To remedy this situation and to protect the ship owners in such cases where they had no ability or means to control the wrongful conduct for which they were being held liable, courts created the doctrine of implied contractual indemnity. The doctrine, best typified by the Supreme Court's decision in Ryan Stevedoring Co. v. Pan-Atlantic Steamship Corp. (4) holds that when a ship owner is found liable in negligence based on unseaworthiness for a violation over which the ship owner had no control (i.e., the ship owner's negligence, if any, was only passive or secondary), then the ship owner has an implied fight of indemnity against the stevedoring company whose actual wrong-doing caused the injury for breach of a contractually implied duty of workmanlike performance. Such an implied indemnity was permitted even in the absence of an express indemnification clause in the contractual arrangement between the ship owner and stevedoring company. The Supreme Court in Ryan said that this arrangement would place the loss squarely on the shoulders of the party whose wrongful conduct caused the injury.
Ryan gained acceptance among the lower courts and was expanded to include situations beyond the actual stevedoring ship owner context, for example, to non-stevedore maritime contractors such as repairmen, electricians, cleaners, and painters. (5) But the engrafting of Ryan to cases beyond its initial application created vexing problems for the courts. While the majority in Ryan talked of implied contractual indemnity based on breach of warranty of workmanlike performance of services, the Ryan dissenters talked about implied indemnity in terms of negligence concepts. In his dissent, Judge Black wrote that "common-law indemnity may sometimes arise where two people commit a tort or wrong which hurts the same person." (6) Cases following Ryan expanded the doctrine to permit tort indemnity where the vicariously liable wrongdoer was only "passively" or "secondarily" negligent while the indemnitor was "actively" or "primarily" negligent. What if the "passive" or "secondarily" liable ship owner was just a tiny bit negligent? Did that take away his fight of implied indemnification under Ryan? Could the ship owner still recover based on an implied indemnity theory if his wrongdoing, even to a small degree, caused the injury? This theory sounds much like the contribution doctrine, where tortfeasors contribute to the plaintiff's recovery based upon their own proportionate share of fault.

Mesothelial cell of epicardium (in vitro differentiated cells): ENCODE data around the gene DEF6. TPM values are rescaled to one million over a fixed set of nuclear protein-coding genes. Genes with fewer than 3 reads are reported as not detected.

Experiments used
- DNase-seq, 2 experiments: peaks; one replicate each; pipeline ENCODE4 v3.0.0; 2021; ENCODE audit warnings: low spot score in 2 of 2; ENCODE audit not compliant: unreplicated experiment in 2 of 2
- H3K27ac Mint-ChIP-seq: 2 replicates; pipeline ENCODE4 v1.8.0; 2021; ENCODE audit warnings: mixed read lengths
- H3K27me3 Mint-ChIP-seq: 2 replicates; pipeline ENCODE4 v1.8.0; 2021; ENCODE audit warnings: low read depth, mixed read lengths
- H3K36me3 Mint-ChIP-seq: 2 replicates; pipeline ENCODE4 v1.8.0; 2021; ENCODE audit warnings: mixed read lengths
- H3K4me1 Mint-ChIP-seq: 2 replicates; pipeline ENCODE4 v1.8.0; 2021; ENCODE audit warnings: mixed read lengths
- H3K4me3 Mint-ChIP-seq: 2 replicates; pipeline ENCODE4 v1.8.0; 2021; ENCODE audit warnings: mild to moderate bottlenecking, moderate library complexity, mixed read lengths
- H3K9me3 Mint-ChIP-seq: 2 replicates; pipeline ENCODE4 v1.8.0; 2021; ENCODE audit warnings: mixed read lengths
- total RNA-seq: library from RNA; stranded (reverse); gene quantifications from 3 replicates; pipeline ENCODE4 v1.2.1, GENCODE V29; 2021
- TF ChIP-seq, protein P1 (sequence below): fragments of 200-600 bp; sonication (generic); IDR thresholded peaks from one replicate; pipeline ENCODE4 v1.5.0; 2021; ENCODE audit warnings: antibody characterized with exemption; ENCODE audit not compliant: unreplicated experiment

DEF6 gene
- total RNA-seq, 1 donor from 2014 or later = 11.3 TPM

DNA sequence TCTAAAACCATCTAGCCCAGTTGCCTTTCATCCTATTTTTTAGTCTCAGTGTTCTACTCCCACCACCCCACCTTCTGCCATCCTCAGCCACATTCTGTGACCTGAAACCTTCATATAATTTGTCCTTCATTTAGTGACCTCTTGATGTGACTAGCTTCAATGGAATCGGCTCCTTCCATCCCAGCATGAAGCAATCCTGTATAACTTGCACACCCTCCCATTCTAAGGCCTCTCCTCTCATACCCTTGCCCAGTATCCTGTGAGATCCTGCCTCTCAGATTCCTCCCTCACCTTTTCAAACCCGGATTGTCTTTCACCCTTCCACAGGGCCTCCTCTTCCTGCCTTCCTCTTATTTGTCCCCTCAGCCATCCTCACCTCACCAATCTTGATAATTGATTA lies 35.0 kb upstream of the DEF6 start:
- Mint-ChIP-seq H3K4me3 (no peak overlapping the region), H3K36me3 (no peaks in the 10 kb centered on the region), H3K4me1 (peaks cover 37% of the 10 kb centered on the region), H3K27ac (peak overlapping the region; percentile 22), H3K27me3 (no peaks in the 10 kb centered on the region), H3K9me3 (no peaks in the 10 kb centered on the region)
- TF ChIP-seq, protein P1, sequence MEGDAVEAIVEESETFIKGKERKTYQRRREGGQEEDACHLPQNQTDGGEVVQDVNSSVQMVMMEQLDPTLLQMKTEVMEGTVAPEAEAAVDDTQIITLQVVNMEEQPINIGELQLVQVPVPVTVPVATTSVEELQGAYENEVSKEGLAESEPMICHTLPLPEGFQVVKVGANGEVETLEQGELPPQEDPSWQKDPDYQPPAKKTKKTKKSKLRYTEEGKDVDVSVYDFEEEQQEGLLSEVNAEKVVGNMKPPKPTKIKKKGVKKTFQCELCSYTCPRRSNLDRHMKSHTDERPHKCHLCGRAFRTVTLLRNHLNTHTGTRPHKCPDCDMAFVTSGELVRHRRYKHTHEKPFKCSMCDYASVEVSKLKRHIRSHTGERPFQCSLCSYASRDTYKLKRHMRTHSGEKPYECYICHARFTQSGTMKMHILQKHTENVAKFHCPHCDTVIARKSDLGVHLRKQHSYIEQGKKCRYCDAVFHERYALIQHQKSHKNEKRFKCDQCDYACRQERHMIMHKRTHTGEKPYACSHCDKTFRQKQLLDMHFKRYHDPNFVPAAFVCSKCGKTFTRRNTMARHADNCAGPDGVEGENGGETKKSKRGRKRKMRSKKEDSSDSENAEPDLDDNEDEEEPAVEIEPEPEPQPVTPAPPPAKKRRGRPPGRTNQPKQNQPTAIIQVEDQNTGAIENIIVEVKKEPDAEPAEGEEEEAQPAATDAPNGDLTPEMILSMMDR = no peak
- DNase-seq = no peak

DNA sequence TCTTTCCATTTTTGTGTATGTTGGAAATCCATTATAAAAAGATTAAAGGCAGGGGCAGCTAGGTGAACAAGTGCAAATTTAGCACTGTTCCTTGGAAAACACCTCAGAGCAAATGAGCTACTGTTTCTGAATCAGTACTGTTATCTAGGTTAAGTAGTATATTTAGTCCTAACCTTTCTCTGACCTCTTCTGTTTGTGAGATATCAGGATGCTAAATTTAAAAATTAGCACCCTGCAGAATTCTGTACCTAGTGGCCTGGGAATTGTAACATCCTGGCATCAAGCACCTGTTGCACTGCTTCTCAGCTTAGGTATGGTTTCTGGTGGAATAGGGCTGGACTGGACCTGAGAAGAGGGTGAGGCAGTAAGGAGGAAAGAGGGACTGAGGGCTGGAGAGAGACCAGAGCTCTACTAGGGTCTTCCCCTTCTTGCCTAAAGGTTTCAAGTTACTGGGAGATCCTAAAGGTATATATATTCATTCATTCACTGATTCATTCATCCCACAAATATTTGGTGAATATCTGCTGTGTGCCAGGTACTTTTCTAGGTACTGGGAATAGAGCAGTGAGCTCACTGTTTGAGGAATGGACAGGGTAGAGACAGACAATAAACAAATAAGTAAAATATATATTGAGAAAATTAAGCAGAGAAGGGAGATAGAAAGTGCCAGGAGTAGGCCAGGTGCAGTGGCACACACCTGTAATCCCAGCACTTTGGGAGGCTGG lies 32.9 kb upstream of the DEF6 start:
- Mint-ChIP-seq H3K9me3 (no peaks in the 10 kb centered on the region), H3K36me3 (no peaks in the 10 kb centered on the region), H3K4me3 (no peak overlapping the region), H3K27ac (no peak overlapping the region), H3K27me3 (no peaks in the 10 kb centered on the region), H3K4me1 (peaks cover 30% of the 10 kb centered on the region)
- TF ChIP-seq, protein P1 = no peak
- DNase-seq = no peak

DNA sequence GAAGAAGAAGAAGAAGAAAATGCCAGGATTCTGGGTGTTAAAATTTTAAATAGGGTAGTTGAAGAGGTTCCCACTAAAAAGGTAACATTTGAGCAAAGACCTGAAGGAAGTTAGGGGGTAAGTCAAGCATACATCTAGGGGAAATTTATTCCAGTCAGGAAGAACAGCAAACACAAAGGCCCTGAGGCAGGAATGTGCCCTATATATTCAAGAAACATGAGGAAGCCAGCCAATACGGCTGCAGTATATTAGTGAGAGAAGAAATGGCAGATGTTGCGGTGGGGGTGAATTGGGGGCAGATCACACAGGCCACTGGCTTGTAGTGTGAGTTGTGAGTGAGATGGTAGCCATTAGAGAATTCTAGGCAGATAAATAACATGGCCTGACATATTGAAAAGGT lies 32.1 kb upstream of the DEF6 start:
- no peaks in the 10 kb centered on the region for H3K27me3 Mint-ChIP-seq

While Ryan was frequently applied from the time of its decision in 1956, the crack in the Ryan armor was another Supreme Court decision, United States v. Reliable Transfer Co., Inc., 7 where the Court abandoned the century old "divided damages" rule in admiralty. The "divided damages" rule held that when two or more parties were found to be at fault in a collision involving property damage, each party paid an equal share of the damages. For example, where two vessels collided, each ship owner paid half of the damages, no matter which ship owner's fault was greater.
The abolition of the divided damages rule in Reliable Transfer led the courts to believe that the fairer way to allocate damages in maritime actions, rather than deciding whether one party was "actively" or only "passively" negligent, or whether there was a breach of an implied warranty of workmanlike performance so as to allow an implied indemnity claim, was to allocate liability among all of the tortfeasors based on their percentage of fault as found by a jury. This eliminated the old "active/passive" and "primarily/secondarily" incantations of negligence and substituted a more real-world approach to the calculus of determining liability …